Sue Peschin, MHS, president and CEO
November is National Alzheimer’s Disease Awareness Month and it is time to show support for the more than 6 million Americans living with the disease and their family caregivers. Until recently, no treatments have been available to potentially delay progression of the disease.
So, I was floored to receive an email earlier this month from the Centers for Medicare & Medicaid Services (CMS) with a fact sheet asserting that increases in the 2022 Medicare Part B premium and deductible were due to the possibility of coverage for a “high cost Alzheimer’s drug.” Soon after, the U.S. House Energy and Commerce Committee piled on with a press release, noting that, “Today’s announcement from CMS confirms the need for Congress to finally give Medicare the ability to negotiate lower prescription drug costs.”
This duo of political tactics was, quite simply, inappropriate. For as long as I have been an advocate for older adults, I do not recall CMS publicly calling out the cost of care for a specific disease or chronic condition as the rationale for raising premiums. Imagine if CMS called out treatments for cancer, organ transplant, or vision loss to blame for premium increases.
Unfortunately, sometimes bad things do come in threes. The third blow this month for people living with Alzheimer’s disease was the direct negotiation language within the Build Back Better Act (H.R. 5376). In its current state, the language would allow use of value assessments that have been shown to discriminate against older adults and people with disabilities.
The National Council on Disability (NCD) and more than 130 advocacy organizations have implored policymakers to reject drug pricing policies that rely on the Quality-Adjusted Life Year (QALY) or similar metrics, either directly or indirectly by referencing foreign prices for medicines. The reason is that QALY assessments usually undervalue treatments for groups of people who have less “life years” or “perfect health” ahead of them (e.g., people with disabilities and people with chronic illnesses such as Alzheimer’s disease). Such analyses have been used for decades in many European countries, resulting in access issues and higher mortality rates for chronic diseases like cancer.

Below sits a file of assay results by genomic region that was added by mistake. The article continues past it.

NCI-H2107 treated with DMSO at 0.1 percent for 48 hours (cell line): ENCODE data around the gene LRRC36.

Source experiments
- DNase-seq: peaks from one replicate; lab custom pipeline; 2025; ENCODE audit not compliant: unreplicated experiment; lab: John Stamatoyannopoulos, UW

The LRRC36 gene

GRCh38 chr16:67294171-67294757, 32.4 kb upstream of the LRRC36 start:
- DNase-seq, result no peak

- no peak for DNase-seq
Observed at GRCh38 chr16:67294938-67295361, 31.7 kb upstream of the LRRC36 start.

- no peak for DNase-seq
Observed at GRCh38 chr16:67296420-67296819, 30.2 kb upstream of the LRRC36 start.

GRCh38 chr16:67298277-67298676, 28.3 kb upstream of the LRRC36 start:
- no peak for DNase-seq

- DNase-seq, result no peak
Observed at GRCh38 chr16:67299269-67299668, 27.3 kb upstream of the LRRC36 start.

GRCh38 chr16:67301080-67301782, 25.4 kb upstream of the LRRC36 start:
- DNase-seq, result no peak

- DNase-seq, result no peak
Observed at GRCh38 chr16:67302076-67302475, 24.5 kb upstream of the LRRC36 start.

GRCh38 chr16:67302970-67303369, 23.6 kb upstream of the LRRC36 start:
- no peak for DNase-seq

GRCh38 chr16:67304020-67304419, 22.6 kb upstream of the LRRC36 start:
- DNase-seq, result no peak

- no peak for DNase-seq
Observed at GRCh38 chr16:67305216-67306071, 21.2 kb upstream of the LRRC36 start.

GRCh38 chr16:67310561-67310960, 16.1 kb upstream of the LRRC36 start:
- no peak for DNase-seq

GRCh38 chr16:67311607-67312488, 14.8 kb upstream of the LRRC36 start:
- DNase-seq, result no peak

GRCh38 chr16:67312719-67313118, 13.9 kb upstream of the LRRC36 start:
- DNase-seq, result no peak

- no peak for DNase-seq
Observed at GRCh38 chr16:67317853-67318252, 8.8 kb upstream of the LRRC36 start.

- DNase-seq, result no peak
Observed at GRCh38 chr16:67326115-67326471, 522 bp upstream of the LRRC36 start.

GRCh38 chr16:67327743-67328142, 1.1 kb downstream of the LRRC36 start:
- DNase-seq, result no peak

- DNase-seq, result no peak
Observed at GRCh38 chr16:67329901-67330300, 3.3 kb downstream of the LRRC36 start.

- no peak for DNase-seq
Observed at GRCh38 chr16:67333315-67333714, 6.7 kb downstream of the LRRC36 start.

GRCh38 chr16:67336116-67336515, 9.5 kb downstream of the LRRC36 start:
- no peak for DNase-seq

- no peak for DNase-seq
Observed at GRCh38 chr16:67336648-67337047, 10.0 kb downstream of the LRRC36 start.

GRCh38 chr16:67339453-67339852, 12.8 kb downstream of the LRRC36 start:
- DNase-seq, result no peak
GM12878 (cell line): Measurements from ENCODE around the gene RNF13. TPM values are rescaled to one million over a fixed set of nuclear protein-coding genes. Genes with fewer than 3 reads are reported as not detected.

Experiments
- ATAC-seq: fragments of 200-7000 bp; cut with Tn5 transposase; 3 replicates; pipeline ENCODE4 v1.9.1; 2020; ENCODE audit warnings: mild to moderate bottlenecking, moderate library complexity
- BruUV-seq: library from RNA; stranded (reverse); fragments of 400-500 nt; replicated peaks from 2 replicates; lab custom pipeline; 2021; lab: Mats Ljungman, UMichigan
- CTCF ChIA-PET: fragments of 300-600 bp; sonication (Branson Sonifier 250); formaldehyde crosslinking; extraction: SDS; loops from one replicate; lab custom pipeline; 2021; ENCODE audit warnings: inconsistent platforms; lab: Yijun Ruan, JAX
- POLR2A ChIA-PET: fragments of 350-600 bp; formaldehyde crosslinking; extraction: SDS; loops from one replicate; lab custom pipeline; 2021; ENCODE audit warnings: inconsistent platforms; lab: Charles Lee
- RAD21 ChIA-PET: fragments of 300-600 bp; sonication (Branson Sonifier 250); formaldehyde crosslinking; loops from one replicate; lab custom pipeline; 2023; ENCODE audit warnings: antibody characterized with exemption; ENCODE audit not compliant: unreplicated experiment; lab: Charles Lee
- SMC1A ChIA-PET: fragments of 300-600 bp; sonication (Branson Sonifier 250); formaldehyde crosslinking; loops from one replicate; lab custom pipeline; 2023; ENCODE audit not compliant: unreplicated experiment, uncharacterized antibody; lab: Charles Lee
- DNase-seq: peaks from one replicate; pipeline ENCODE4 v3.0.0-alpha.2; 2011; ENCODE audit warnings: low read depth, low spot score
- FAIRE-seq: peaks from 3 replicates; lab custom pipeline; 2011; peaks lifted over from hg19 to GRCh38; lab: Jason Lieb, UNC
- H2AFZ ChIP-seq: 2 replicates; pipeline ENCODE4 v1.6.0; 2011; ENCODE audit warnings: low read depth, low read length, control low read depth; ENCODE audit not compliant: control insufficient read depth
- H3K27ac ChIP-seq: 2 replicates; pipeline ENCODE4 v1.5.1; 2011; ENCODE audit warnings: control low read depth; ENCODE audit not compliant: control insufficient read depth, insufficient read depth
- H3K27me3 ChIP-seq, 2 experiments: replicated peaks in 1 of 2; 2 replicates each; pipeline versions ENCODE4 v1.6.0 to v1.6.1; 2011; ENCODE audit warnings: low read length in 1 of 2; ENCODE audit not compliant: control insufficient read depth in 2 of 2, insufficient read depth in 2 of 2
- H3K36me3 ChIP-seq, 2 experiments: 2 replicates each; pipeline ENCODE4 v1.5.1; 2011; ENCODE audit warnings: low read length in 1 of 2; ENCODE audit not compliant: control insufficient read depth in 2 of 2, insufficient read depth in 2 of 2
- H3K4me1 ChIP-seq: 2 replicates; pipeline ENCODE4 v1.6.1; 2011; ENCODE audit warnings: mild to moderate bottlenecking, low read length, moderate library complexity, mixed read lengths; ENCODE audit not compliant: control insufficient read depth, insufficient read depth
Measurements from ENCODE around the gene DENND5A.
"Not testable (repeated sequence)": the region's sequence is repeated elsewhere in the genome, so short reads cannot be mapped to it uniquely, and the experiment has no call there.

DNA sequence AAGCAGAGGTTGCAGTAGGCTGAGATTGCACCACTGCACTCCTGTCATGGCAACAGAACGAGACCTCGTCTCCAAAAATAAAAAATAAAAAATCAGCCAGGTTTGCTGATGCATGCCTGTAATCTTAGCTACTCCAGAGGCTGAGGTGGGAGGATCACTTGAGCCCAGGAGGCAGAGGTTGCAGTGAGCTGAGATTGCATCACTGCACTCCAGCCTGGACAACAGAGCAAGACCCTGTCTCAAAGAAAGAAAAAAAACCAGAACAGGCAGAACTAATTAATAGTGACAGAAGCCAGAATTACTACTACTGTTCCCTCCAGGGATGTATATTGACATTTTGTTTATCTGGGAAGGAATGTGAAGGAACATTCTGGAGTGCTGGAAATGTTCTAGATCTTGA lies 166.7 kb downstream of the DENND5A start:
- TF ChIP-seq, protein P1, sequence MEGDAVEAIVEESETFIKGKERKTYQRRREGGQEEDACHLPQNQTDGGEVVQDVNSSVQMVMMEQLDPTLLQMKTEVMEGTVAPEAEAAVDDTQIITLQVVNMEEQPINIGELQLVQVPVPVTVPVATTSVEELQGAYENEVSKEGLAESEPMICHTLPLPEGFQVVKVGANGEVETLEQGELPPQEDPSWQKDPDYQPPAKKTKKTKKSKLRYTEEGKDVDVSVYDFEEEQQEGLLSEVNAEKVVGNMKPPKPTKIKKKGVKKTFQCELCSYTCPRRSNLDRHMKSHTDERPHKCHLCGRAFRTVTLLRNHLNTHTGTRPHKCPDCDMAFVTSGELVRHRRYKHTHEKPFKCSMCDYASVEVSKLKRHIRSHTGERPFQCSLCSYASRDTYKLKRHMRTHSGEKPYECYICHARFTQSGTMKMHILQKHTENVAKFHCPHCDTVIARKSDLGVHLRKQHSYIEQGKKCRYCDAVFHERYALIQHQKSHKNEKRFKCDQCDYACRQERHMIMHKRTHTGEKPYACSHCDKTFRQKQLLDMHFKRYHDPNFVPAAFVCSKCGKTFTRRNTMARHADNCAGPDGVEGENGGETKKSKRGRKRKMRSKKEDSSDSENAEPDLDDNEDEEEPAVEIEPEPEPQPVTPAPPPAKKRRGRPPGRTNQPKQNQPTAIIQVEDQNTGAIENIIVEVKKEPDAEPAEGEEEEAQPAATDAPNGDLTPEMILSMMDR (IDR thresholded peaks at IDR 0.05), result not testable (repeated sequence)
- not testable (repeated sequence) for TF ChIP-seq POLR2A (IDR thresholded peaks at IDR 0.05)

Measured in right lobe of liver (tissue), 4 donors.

QALYs also seek to generalize the population, which sounds like it would have an equalizing effect, but populations that experience social disadvantage are routinely considered more expensive to treat. A recent paper by Charles River Associates examined the impact of QALYs on Black and Latinx persons with Alzheimer’s disease in Australia, Canada, and the UK. The report found that “the true value of new medicine to specific groups in society is not captured through QALY-based value assessment, which reinforces health inequities in coverage and access decisions.” This finding is especially prescient, considering that CMS prioritized equity in its national coverage analysis of monoclonal antibodies directed against amyloid to treat Alzheimer’s disease.
The Build Back Better Act’s leading proponents claim to protect against QALY-type discrimination by including the following language: “the [HHS] Secretary shall not use evidence or findings from comparative clinical effectiveness research in a manner that treats extending the life of an elderly, disabled, or terminally ill individual as of lower value than extending the life of an individual who is younger, nondisabled, or not terminally ill.” However, without an overt ban on use of the QALY or similar average metrics, this language can easily be misinterpreted. Any claims that this language will prevent discrimination are disingenuous and incorrect.
Earlier this month, the Chair of the NCD, sent a letter to Congress to “strongly encourage the inclusion of an unambiguous ban on the QALY within the text of the Build Back Better Act…I further encourage you to utilize the reconciliation package as an opportunity to expressly prohibit the use of the QALY by Medicaid and Medicare.” In a new survey from the Partnership to Improve Patient Care, 81 percent of respondents agreed that current safeguards protecting against misuse of comparative and cost-effectiveness assessments should be strengthened by Congress.
People living with Alzheimer’s disease should not be scapegoats for this Administration’s choice to excessively increase premiums, or for its joint effort with Congress to peddle price setting for prescription drugs. Regardless of opinions on the efficacy of the new treatment or its price, this was a shameful and ageist thing to do to a community that already faces a high degree of isolation and stigma.
Let’s hope the U.S. Senate chooses to do better.